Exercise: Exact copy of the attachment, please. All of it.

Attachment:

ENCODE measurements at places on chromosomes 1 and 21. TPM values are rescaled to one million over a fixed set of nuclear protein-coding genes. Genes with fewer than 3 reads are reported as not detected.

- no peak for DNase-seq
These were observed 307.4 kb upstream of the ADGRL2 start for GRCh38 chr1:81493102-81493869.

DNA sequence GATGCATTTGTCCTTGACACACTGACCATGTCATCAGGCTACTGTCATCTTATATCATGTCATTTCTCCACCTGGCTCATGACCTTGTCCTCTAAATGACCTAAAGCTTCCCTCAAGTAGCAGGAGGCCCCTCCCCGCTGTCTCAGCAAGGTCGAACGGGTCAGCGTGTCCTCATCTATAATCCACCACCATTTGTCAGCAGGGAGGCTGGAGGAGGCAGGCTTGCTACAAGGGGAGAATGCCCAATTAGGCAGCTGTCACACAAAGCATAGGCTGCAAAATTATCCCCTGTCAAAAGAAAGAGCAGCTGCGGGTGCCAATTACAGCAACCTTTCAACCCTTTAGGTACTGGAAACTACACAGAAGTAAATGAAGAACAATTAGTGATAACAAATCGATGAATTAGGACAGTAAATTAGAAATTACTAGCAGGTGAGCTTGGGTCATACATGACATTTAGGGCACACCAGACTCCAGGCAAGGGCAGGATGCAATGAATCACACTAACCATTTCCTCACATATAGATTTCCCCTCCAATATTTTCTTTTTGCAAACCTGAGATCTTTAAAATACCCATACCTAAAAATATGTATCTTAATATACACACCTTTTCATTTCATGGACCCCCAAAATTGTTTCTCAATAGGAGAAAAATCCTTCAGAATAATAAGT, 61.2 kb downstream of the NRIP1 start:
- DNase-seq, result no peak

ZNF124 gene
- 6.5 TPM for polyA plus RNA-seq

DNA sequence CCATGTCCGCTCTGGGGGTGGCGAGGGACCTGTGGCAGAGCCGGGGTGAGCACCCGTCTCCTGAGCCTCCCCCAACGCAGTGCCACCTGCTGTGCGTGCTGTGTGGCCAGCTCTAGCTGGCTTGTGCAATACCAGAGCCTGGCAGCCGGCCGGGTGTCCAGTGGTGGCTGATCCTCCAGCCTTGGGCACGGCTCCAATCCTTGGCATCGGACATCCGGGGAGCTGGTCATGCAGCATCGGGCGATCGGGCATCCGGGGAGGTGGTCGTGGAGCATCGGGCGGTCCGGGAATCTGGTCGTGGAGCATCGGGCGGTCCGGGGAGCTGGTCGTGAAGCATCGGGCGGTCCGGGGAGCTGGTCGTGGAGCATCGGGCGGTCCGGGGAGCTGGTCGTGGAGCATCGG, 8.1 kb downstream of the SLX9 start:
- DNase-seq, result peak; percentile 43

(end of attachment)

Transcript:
ENCODE measurements at places on chromosomes 1 and 21. TPM values are rescaled to one million over a fixed set of nuclear protein-coding genes. Genes with fewer than 3 reads are reported as not detected.

- no peak for DNase-seq
These were observed 307.4 kb upstream of the ADGRL2 start for GRCh38 chr1:81493102-81493869.

DNA sequence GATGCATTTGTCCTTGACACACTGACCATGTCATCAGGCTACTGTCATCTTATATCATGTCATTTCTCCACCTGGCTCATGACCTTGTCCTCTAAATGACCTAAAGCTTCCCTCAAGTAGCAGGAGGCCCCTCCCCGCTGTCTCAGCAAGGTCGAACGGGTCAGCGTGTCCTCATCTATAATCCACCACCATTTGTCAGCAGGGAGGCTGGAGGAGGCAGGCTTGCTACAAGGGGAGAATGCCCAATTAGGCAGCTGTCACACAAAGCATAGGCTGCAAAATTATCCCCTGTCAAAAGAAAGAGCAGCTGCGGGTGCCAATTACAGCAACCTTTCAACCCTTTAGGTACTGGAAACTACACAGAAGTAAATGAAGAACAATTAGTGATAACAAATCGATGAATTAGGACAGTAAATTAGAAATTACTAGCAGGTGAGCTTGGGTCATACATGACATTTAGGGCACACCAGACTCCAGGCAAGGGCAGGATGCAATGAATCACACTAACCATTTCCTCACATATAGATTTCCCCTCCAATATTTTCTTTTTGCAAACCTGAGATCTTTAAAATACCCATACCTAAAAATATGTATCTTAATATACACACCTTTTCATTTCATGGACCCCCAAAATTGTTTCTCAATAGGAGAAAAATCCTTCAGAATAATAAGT, 61.2 kb downstream of the NRIP1 start:
- DNase-seq, result no peak

ZNF124 gene
- 6.5 TPM for polyA plus RNA-seq

DNA sequence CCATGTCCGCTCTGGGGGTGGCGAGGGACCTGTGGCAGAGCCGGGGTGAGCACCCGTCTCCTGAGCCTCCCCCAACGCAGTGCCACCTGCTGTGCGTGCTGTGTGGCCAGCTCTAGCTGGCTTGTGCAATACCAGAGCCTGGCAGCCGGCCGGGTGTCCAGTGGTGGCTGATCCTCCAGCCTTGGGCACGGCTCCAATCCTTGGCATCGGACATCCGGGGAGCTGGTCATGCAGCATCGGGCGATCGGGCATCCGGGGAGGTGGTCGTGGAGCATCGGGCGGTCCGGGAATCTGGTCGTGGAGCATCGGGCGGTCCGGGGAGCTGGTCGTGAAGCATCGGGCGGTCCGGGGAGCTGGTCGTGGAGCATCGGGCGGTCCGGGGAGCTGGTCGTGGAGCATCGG, 8.1 kb downstream of the SLX9 start:
- DNase-seq, result peak; percentile 43